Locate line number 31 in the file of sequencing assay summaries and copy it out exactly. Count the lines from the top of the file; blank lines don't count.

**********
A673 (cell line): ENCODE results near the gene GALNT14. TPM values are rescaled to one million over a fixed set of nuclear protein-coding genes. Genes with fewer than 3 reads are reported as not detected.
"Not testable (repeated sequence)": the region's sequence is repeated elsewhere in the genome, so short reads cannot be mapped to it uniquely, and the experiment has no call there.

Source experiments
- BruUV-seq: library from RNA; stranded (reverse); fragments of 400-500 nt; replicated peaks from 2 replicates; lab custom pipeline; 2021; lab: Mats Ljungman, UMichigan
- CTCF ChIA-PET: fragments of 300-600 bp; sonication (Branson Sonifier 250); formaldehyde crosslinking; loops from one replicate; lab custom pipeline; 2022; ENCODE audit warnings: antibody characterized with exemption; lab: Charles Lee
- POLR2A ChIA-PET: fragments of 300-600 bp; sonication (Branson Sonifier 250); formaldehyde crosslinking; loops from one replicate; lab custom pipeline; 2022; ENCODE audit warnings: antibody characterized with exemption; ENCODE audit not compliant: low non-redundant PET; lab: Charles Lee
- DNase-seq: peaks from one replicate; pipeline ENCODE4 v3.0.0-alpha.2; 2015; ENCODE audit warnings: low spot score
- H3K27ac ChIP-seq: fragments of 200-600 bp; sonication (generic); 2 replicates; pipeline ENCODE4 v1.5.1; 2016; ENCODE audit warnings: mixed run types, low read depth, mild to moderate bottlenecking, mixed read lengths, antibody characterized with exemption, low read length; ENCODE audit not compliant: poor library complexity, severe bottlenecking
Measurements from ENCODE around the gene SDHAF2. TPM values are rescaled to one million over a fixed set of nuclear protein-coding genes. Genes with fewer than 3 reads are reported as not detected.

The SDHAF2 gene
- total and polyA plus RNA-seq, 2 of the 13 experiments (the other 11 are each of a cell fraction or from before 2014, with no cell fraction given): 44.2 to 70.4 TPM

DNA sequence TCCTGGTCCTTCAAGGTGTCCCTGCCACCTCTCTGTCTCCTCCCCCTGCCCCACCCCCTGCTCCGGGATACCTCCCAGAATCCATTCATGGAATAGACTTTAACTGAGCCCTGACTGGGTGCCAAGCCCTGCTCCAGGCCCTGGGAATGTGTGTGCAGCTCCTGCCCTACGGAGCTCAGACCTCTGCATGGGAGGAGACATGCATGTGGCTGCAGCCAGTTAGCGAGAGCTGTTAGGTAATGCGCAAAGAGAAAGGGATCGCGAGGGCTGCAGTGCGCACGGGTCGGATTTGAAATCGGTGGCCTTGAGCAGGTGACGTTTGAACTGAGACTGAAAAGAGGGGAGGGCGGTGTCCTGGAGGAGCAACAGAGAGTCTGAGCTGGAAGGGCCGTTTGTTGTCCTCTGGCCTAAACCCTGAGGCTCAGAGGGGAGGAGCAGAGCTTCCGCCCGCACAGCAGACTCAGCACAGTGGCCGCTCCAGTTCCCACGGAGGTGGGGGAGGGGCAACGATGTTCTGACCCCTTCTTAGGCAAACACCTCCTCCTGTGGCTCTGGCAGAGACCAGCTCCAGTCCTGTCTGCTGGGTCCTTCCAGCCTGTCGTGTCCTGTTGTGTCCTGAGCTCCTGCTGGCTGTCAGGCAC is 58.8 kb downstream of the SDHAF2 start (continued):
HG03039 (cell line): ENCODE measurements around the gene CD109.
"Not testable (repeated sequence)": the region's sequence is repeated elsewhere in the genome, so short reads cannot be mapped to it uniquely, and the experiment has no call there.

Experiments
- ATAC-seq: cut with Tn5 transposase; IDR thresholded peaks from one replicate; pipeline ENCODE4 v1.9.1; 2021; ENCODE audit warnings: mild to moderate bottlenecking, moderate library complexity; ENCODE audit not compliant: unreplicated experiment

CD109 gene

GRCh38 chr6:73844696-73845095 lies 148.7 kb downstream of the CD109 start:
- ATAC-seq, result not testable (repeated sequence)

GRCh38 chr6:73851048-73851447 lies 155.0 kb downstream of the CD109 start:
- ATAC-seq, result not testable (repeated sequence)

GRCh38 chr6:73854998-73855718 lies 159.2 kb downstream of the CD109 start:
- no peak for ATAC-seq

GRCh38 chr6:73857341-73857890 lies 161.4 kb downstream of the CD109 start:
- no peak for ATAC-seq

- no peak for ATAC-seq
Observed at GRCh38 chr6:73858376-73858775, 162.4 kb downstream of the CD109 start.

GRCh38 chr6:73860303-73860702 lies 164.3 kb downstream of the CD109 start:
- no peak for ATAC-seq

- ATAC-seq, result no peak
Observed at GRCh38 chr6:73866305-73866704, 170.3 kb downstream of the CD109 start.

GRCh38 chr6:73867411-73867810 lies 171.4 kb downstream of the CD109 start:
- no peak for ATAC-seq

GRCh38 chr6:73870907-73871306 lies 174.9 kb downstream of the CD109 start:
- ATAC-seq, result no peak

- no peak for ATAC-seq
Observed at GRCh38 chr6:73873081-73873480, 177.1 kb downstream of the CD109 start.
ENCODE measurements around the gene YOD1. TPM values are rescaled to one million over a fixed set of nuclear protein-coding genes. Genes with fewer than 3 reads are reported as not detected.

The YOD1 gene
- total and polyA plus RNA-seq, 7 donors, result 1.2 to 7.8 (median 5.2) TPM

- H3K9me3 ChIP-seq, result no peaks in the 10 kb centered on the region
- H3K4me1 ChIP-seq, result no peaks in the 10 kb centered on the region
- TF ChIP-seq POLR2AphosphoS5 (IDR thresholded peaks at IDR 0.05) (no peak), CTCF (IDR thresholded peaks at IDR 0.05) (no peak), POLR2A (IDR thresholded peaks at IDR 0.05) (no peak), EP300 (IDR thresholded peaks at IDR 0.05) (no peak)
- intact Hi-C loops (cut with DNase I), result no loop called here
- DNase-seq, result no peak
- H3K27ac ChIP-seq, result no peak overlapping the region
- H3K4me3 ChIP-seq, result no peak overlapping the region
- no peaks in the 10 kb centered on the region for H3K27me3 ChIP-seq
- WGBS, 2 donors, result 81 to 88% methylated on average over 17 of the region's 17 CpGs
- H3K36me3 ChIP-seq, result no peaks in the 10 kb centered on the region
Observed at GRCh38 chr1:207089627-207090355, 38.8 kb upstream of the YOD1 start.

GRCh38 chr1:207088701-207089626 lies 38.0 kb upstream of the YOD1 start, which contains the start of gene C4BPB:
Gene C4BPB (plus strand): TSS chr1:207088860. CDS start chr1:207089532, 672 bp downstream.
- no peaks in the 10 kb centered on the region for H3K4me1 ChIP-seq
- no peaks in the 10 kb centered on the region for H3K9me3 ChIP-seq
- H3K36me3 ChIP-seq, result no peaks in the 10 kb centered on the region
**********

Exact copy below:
Observed at GRCh38 chr6:73866305-73866704, 170.3 kb downstream of the CD109 start.